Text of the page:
Completeness Axiom of Real Numbers: Statement, Example, Application

In this article, we will learn about the completeness property of real numbers with its definition, examples, and applications. Before starting it, let us note down a few important definitions.

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ℝ: The set of real numbers.

Let S be a subset of ℝ.

  • Upper & Lower Bound: A real number M is called an upper bound of S if x≤M ∀ x∈ S. A real number m is said to be a lower bound of S if x≥m ∀ x∈ S.
  • Bounded Above: The set S is called bounded above if S has an upper bound.
  • Bounded Below: The set S is said to be bounded below if S has a lower bound.
  • Bounded: S is said to be a bounded set if S is bounded above as well as bounded below.


The least upper bound of S (when exists) is known as the supremum of S and it is denoted by sup S. Similarly, the greatest lower bound of S is known as the infimum of S and it is denoted by inf S. For more details, click on the page “Supremum and Infimum: Definition, Examples, Properties“.

Now, we are going to state the axiom of completeness for real numbers.

Definition of Completeness Axiom of R

Statement of completeness axiom: Every non-empty bounded above subset of real numbers has supremum (i.e., the least upper bound).

The above is also known as the least upper bound (LUB) property of real numbers or the supremum property of real numbers.


While constructing the real numbers from the rational numbers, one can able to prove the Completeness axiom of R.

Remark: We also have a similar concept for bounded below sets which we will sate as follows:

Every non-empty bounded below subset of real numbers has infimum (i.e., the greatest lower bound). This is known as the greatest lower bound (GLB) property of real numbers or the infimum property of real numbers.

Note that supremum property ⇔ infimum property.

Examples of Completeness Axiom

The set [0, 1] is bounded above. So by the axiom of completeness, [0, 1] has the supremum. Here, the supremum is 1.

Consider the set S={1/n: n∈ ℕ}. The set S is bounded above and so by the completeness axiom, it has supremum. Note that sup S =1.

Application of Completeness Axiom

As an application of LUB axiom, we can prove the following theorem.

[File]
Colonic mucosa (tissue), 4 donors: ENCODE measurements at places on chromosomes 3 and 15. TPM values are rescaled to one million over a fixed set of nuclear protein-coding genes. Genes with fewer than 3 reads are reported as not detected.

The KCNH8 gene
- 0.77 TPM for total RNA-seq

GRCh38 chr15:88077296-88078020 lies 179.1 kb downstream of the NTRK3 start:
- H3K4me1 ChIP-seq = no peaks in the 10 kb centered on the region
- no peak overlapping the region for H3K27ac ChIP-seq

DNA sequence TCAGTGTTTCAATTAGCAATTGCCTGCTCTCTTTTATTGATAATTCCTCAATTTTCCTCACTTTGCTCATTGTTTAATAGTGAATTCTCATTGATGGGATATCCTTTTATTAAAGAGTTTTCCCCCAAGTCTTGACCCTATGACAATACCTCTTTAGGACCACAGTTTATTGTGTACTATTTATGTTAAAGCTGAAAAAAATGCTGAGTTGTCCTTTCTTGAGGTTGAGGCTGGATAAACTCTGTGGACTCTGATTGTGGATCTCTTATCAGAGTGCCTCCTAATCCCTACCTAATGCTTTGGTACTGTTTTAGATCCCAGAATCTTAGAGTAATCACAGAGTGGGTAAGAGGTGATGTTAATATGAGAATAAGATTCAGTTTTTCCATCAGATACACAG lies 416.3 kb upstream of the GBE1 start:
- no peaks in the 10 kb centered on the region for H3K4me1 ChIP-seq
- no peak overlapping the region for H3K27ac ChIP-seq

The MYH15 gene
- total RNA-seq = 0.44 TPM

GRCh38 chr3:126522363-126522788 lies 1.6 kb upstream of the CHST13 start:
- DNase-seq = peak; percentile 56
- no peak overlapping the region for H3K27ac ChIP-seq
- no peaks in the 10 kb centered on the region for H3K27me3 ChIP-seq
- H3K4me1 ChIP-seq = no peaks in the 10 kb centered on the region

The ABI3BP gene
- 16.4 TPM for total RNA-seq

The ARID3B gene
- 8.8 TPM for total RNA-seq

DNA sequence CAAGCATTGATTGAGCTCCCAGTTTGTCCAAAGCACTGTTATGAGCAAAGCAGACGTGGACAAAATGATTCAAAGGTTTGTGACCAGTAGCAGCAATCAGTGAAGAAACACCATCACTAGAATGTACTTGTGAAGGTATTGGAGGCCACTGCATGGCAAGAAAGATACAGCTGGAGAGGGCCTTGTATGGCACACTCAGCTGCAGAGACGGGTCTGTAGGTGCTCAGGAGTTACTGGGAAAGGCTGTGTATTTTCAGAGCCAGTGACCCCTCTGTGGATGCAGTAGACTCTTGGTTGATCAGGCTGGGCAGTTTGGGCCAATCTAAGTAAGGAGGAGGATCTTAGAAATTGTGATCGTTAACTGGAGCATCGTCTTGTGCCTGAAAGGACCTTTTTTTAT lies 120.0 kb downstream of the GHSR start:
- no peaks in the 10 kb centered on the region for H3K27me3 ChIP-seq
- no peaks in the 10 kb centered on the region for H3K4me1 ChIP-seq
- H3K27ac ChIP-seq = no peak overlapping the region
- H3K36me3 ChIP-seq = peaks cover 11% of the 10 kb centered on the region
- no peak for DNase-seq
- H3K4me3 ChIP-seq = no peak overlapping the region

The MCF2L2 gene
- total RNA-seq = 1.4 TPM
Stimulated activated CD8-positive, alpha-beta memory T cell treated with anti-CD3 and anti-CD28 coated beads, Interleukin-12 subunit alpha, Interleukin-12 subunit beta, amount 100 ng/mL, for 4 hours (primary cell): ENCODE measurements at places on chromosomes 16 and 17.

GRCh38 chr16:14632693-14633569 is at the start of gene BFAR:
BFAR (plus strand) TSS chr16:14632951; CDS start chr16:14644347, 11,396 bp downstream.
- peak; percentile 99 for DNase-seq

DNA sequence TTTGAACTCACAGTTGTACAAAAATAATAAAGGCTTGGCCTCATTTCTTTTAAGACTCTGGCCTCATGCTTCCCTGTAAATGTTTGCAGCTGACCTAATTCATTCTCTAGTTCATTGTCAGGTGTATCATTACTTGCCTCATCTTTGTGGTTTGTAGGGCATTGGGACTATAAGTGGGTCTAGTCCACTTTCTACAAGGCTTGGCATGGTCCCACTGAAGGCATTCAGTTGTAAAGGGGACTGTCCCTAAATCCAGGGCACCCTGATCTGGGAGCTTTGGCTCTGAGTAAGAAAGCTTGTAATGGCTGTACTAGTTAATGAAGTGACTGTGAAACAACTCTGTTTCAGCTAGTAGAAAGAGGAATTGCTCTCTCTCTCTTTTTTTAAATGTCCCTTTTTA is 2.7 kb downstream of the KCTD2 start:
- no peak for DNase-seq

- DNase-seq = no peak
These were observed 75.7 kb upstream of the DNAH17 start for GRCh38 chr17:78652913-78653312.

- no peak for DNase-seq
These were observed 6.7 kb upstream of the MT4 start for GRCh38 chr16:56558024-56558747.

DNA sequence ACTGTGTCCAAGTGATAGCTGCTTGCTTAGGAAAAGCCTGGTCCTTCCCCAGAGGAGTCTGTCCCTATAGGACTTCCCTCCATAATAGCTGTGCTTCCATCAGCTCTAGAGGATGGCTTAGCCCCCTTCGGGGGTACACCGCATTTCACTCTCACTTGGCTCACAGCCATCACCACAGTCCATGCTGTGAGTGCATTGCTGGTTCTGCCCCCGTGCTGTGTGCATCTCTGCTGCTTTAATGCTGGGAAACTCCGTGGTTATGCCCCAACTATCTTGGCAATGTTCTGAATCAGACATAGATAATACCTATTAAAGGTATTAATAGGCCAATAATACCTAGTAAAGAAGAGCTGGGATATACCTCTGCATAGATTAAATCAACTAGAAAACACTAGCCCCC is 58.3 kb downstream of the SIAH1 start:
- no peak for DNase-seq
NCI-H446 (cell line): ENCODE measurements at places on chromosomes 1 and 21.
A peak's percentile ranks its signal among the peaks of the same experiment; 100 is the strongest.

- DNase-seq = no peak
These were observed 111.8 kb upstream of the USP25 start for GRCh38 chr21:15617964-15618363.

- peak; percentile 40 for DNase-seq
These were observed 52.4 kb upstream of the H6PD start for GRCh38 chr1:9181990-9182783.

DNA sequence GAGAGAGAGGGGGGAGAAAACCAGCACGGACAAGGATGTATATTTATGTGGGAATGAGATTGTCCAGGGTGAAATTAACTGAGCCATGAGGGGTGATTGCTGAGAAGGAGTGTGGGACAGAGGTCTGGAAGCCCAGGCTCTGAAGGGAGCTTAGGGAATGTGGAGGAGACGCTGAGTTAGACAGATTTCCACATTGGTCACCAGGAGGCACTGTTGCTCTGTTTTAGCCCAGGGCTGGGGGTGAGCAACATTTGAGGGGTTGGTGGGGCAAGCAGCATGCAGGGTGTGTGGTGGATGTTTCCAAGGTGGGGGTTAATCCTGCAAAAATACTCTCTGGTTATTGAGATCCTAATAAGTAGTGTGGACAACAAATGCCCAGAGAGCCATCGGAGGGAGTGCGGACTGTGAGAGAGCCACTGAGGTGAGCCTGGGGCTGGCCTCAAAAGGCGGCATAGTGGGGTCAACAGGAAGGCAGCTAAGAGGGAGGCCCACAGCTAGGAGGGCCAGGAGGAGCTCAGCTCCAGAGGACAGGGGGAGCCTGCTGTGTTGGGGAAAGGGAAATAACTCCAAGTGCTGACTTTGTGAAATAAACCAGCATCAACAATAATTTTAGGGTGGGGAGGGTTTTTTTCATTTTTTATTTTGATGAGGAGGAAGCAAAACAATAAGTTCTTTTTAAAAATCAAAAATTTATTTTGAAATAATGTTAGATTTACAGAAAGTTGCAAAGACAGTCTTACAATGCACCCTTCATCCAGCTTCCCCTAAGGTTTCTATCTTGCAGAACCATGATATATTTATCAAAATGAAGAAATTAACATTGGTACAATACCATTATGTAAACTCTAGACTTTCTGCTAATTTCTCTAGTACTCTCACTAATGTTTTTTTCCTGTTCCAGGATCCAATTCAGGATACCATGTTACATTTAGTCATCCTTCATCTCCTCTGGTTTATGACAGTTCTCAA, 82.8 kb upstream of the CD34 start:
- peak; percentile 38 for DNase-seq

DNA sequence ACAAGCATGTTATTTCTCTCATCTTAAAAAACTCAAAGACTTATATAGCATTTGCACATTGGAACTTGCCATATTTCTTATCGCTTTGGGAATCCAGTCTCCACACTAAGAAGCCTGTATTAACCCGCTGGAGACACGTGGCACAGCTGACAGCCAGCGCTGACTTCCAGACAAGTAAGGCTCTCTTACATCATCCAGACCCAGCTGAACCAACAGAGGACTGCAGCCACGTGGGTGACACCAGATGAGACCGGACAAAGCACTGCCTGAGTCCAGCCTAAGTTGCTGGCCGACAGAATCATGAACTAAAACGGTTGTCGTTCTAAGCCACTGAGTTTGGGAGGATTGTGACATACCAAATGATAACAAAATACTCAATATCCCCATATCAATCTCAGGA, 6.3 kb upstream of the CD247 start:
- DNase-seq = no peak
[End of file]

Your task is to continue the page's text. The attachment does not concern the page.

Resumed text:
Theorem: If S is a non-empty subset of real numbers, then inf S exists, i.e., S has infimum.


Consider the set S’ ={-x : x∈ S}.

As S is non-empty, so is S’.

Given that S is bounded below. So by definition, there exists a real number m such that

x≥m ∀ x∈ S.

⇒ -m ≤ -x ∀ x∈ S

⇒ -m ≤ y ∀ y∈ S’

Thus, S’ is bounded above.

By the axiom of completeness of ℝ, S’ as a supremum.

Assume that M= sup S’. Thus, we have

  • x≤M ∀ x∈ S’
  • for every ε>0, there is an element y∈ S’ such that M-ε< y.

So we deduce that

-x ≥ -M and -y<-M+ε.

As a result, we can conclude that -M=inf S. ♣

Using the completeness axiom of real numbers, we can prove that ℕ (the set of natural numbers) is unbounded above

Theorem: Prove that the set ℕ of natural numbers is unbounded above.


For a contradiction, we assume that the set ℕ of natural numbers is bounded above. Note that 1∈ ℕ. So ℕ is non-empty. Hence, by the completeness axiom of real numbers, ℕ has supremum.

Let M = sup ℕ.

As M-1<M, M-1 cannot be an upper bound of ℕ.

⇒ There is some n ∈ ℕ such that M-1 < n.

⇒ M<n+1.

This contradicts that M = sup ℕ.

Thus, our assumption was wrong. In other words, we have shown that ℕ is unbounded above.


Q1: What is the axiom of completeness property of R?

Answer: Every non-empty subset of R that is bounded above has a least upper bound. This axiom basically says that there are no gaps in the real number line.

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